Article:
The UAE is looking at introducing a uniform corporate tax rate across its seven states as it wants to reduce its dependence on oil revenue, the IMF said on Monday, but a government official said there would be no new taxes for at least two years.
At present each emirate has its own corporate tax rate but in practice corporate tax is only enforced on foreign oil companies and banks and many companies are based in tax-free zones. Individuals do not pay income tax.
The UAE has been mulling plans to trim its fiscal dependence on volatile oil prices for the past few years and reform its fragmented tax system, which is obscured by different charges and levies introduced by individual emirates.
But deciding to impose a unified corporate tax would mark a major shift in philosophy for emirates such as Dubai, which has used a low-tax profile and tax-free zones to attract firms and cement its position as the Gulf Arab trade and financial hub.
"The authorities are... conducting an economic impact study of a possible corporate income tax," the International Monetary Fund said in a report following regular consultations with UAE officials on the economy, adding it was one of several initiatives to diversify government revenue flows.
But Younis al-Khouri, undersecretary and director general at the UAE federal finance ministry, told Reuters the study was just a regular exercise with no new taxes planned for now: "It is only an impact study, nothing more than that. We have announced earlier that 2012, 2013 won't have any taxes."
"In case of anything... we have to understand what is the social impact on people living in the UAE and what is the impact economically on doing business itself," he said. The study would be completed in about nine months, he said.
Oil companies in the UAE currently pay up to 55 percent corporate tax while banks pay around 20 percent.
The UAE, which has one of the highest per capita incomes globally of US$48,600, has avoided the social unrest that has swept across other parts of the Middle East over the past year but is mindful of possible tension and has raised pensions and wages for state employees in line with other Gulf states.
"It [corporate tax] has been discussed for some time. The question is how difficult it might be to establish the federal tax authority and how difficult it would be to collect the tax and then redistribute the receipts to individual emirates," said Dean Rolfe, tax partner at PricewaterhouseCoopers in Dubai.
"It is a big hurdle especially when many businesses are established in free trade zones with guaranteed tax holidays."
The UAE is one of the world's top oil exporters but Dubai's 2009-2010 debt crisis has weighed on government budgets, forcing even oil-rich Abu Dhabi to cut back on spending.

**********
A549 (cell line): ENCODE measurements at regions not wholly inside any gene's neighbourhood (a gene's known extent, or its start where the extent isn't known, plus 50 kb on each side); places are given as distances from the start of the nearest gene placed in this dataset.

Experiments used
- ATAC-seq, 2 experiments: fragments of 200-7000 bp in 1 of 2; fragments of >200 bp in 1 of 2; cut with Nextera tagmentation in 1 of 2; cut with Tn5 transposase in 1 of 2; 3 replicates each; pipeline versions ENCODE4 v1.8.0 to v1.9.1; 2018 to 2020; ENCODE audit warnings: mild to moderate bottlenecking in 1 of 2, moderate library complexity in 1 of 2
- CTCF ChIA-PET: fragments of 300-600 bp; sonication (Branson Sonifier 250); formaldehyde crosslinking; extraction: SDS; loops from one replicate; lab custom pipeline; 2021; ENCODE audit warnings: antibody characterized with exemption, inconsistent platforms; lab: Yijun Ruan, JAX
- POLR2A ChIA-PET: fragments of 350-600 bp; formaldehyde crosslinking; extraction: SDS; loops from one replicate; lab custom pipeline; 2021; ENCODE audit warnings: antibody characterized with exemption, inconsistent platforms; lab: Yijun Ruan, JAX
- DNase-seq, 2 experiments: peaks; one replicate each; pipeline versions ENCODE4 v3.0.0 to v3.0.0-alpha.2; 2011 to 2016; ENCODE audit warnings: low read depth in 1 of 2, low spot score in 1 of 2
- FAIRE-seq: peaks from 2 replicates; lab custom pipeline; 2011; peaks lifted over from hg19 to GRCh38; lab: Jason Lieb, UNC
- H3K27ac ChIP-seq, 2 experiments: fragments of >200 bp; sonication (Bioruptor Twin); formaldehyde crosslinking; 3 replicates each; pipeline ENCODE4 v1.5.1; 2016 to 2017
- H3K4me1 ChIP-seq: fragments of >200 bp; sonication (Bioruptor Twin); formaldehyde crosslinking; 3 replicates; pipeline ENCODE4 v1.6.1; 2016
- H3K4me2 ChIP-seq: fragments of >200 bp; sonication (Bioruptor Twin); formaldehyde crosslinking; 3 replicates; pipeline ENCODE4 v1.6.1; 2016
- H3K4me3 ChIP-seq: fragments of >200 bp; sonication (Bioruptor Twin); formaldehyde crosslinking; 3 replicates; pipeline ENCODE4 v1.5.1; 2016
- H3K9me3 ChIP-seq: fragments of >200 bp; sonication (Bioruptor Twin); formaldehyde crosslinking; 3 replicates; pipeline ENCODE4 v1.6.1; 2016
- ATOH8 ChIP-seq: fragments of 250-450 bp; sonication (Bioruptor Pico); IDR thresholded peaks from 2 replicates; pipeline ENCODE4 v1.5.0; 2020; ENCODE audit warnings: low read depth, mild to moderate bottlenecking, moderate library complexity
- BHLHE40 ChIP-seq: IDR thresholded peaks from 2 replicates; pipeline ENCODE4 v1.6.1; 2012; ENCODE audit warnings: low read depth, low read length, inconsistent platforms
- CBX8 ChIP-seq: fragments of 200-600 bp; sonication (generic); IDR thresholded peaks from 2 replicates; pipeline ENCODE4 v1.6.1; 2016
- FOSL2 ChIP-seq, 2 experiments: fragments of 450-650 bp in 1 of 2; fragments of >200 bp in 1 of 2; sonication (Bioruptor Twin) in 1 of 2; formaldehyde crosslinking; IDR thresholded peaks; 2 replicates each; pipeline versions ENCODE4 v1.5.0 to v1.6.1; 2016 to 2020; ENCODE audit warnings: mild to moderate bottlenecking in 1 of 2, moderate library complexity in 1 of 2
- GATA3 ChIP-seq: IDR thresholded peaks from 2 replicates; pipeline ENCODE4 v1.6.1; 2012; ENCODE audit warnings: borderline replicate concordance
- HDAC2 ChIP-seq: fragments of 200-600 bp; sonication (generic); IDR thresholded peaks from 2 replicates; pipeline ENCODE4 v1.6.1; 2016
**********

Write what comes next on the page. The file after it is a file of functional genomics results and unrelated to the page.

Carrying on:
Crude oil revenues accounted for 80 percent of consolidated government income in the UAE in 2010, while receipts from various taxes, fees and customs made up less than 12 percent, the latest data from the National Bureau of Statistics show.
A new revenue stream would help hedge against a fall in oil prices and expand policy tools in the UAE where monetary policy is restricted because the dirham currency is pegged to the dollar.
The IMF said it supported Dubai and Abu Dhabi's plans for further fiscal consolidation in the coming years, with Dubai aiming to bring its fiscal accounts close to balance by 2014, and said further funds may be needed to support ailing government-owned entities.
The total debt of Dubai's state-owned companies (GREs) is estimated to have declined marginally to US$76bn last year, from US$77bn in 2010, while the debt of Abu Dhabi entities rose by US$7bn to US$99bn, the IMF said.
About US$32bn of sovereign and GRE debt is estimated to mature in 2012, US$15bn of it in Dubai, the Fund said.
Khouri said a plan by six Gulf Arab oil producers to introduce a value-added tax, was still under review.
"We are still reviewing the policies and general framework so we are in very early stages of that. We have not agreed on a general framework," Khouri said, adding that no specific launch dates had been set.
The oil price the UAE needs to balance its states' budgets has shot up to $84 per barrel in 2012, according to the IMF, from US$23 in 2008 as spending has soared. But crude prices at $125 per barrel provide a comfortable cushion for now with analysts expecting a fiscal surplus of 6 percent of GDP in 2012.
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